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Details of Grant 

EPSRC Reference: EP/L020262/1
Title: Model-Based Treatment Planning for Focused Ultrasound Surgery
Principal Investigator: Treeby, Dr BE
Other Investigators:
Researcher Co-Investigators:
Project Partners:
Institute of Cancer Research National Physical Laboratory Philips
UCL University College Hospitals NHS Trust University of Hull
Department: Medical Physics and Biomedical Eng
Organisation: UCL
Scheme: EPSRC Fellowship
Starts: 31 August 2014 Ends: 30 August 2019 Value (£): 870,656
EPSRC Research Topic Classifications:
Med.Instrument.Device& Equip.
EPSRC Industrial Sector Classifications:
Healthcare
Related Grants:
Panel History:
Panel DatePanel NameOutcome
30 Apr 2014 Eng Fellowship Interviews April 2014 Announced
26 Feb 2014 Engineering Prioritisation Meeting 26th February 2014 Announced
Summary on Grant Application Form
Cancer is one of the most prevalent diseases in the UK. Each year it accounts for nearly 1 in 3 of all deaths. For patients with late-stage cancer, the cancer cells often spread to other parts of the body. This process is called metastasis, and the secondary tumours that form are called metastases. One of the most common sites for metastases to develop is bones. Around 2 in 3 patients with late-stage breast and prostate cancer, and 1 in 3 with late-stage lung, thyroid, and kidney cancer will develop bone metastases. This can cause debilitating pain, which has a significant impact on patients' quality of life. The most common treatment for reducing pain from bone metastases is external beam radiation therapy. This is aimed at relieving symptoms and controlling the growth of the cancer to improve quality of life, rather than trying to cure the patient (this is known as palliative care). However, as many as 1 in 3 patients treated with radiation therapy do not experience adequate pain relief, and the treatment cannot be repeated due to the toxicity of radiation to healthy tissue inside the body.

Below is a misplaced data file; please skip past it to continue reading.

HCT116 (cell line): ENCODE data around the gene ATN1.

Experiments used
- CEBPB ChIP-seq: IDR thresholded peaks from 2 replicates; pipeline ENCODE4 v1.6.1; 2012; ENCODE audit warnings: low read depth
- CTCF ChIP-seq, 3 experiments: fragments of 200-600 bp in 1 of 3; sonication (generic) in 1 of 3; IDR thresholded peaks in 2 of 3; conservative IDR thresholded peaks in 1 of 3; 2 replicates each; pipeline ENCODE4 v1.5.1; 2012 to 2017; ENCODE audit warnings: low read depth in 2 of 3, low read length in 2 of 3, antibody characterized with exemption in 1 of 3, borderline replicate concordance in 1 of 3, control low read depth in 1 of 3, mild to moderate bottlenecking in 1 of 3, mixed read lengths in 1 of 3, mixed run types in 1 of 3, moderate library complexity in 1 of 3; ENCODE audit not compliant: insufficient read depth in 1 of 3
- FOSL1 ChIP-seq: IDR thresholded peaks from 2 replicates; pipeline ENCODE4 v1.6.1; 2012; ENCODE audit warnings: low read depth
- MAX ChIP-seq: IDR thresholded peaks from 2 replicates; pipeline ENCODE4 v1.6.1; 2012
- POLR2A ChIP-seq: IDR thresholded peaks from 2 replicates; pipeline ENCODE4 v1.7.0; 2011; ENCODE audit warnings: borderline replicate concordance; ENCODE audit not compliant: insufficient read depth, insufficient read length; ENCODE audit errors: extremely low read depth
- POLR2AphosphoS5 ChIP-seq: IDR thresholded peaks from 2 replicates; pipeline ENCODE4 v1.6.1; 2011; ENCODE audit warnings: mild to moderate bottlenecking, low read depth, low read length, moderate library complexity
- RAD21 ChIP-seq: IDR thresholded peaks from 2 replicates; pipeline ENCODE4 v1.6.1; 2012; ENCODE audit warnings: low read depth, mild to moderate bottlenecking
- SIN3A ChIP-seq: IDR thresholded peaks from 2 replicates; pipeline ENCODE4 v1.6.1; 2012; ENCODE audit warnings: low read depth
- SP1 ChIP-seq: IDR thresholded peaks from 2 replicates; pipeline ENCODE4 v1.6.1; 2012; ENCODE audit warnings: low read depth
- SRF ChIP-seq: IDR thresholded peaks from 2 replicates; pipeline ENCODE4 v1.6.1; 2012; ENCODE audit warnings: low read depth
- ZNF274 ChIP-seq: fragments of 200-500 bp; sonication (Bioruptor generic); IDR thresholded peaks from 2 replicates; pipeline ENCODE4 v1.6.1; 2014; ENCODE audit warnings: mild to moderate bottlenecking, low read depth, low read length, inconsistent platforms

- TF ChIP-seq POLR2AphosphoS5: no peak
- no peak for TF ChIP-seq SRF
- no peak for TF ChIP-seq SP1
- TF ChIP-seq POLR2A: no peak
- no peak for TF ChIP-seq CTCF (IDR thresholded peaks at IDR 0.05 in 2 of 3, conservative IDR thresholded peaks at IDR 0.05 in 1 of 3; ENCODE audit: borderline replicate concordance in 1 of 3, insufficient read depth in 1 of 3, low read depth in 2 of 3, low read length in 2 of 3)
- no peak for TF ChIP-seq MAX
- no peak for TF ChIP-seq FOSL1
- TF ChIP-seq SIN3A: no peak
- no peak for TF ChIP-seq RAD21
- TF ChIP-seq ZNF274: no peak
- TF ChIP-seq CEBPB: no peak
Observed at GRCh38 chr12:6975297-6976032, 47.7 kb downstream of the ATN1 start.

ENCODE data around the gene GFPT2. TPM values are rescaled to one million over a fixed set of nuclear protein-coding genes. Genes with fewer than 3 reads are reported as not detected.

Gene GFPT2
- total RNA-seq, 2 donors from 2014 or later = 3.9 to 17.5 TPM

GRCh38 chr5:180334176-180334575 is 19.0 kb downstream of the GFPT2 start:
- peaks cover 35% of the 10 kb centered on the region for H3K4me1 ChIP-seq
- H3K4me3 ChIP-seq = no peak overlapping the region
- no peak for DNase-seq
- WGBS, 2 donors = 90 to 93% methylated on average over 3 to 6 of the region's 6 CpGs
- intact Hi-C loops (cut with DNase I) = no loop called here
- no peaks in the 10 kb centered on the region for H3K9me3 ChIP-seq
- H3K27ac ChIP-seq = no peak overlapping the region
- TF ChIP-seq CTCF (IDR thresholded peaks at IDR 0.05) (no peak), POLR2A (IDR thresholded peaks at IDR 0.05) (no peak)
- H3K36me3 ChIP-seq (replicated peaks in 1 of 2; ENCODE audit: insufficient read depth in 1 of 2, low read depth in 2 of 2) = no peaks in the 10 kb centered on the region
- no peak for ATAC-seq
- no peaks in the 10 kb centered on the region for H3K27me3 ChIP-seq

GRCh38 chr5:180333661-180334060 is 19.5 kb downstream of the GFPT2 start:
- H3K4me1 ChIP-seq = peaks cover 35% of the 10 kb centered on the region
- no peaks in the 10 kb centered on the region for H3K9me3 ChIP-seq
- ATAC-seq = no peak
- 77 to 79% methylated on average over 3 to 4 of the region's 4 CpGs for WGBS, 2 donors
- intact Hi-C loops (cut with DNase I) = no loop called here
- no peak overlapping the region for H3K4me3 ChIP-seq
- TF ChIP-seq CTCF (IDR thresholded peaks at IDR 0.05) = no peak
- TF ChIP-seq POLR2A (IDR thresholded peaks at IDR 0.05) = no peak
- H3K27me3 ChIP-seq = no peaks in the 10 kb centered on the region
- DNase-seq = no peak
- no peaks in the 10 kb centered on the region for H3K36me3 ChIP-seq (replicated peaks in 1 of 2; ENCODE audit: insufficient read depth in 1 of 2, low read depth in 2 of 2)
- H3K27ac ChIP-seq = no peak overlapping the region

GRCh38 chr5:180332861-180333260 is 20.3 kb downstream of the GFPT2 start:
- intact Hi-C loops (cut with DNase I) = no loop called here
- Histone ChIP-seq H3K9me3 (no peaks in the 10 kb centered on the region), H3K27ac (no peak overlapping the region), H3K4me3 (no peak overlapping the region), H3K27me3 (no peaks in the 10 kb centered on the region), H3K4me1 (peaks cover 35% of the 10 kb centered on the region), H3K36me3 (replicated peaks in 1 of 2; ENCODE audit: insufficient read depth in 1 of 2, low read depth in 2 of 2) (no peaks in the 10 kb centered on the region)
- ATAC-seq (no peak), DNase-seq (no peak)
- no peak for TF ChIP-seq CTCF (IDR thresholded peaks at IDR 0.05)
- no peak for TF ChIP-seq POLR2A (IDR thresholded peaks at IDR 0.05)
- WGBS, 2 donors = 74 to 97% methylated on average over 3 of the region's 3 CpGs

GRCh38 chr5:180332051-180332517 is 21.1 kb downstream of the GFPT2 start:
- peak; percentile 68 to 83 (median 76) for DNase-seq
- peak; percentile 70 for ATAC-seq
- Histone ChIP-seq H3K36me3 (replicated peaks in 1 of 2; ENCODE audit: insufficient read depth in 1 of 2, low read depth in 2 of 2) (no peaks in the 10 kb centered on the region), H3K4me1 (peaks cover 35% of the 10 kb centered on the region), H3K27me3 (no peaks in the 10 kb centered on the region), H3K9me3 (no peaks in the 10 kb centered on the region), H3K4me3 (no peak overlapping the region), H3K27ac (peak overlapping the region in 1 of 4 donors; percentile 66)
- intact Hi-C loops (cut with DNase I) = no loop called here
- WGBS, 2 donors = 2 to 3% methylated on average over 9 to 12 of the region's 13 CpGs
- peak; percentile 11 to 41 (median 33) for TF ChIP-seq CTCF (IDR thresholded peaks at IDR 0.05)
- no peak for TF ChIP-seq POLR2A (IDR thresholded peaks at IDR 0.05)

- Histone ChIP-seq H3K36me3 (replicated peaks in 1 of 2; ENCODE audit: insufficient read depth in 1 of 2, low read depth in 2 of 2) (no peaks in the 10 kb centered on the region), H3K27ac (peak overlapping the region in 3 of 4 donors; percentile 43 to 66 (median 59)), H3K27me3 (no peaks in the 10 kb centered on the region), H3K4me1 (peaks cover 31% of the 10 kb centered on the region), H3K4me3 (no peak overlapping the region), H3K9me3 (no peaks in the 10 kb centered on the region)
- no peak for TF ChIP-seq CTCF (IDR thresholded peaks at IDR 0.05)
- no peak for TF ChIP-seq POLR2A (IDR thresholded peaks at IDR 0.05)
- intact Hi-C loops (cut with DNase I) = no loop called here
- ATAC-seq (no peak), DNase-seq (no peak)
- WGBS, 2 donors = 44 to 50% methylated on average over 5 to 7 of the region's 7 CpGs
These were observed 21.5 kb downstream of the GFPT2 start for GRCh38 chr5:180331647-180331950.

A very promising alternative therapy for pain palliation is focused ultrasound surgery, also known as high-intensity focused ultrasound or HIFU. This technique works by sending a tightly focused beam of ultrasound into the tissue. At the focus, the ultrasound energy is sufficient to heat the tissue and cause cell death in a very localised region, while the surrounding tissue is not harmed. This is akin to focusing sunlight through a magnifying glass, where only in the focus is the energy high enough to singe an object. Focused ultrasound surgery can be used to alleviate the pain from bone metastases by treating the layer of nerves and connective tissue that surrounds the bone. The major challenge is to ensure the focus is accurately placed at the desired target within the body. This is difficult because bones and other organs can significantly distort the path of the ultrasound beam.

The aim of this fellowship is to develop, validate, and apply new computer models to simulate how sound waves travel inside the human body. These models will be based on innovative advances in theoretical acoustics and numerical methods, and will use state-of-the-art computing facilities that have only recently become available. The computer models will allow the position of the focus and the heating of bones during focused ultrasound surgery to be accurately predicted for the first time. This will allow physicians to carefully plan and optimise the treatment parameters to eliminate the pain arising from bone metastases. This is expected to increase the effectiveness of focused ultrasound surgery, reduce the time it takes to treat patients, and extend the range and location of cancers that are eligible for treatment. As part of the fellowship, the models will be rigorously validated using patient data from previous clinical treatments, along with carefully planned laboratory experiments using phantom materials designed to mimic human tissue.
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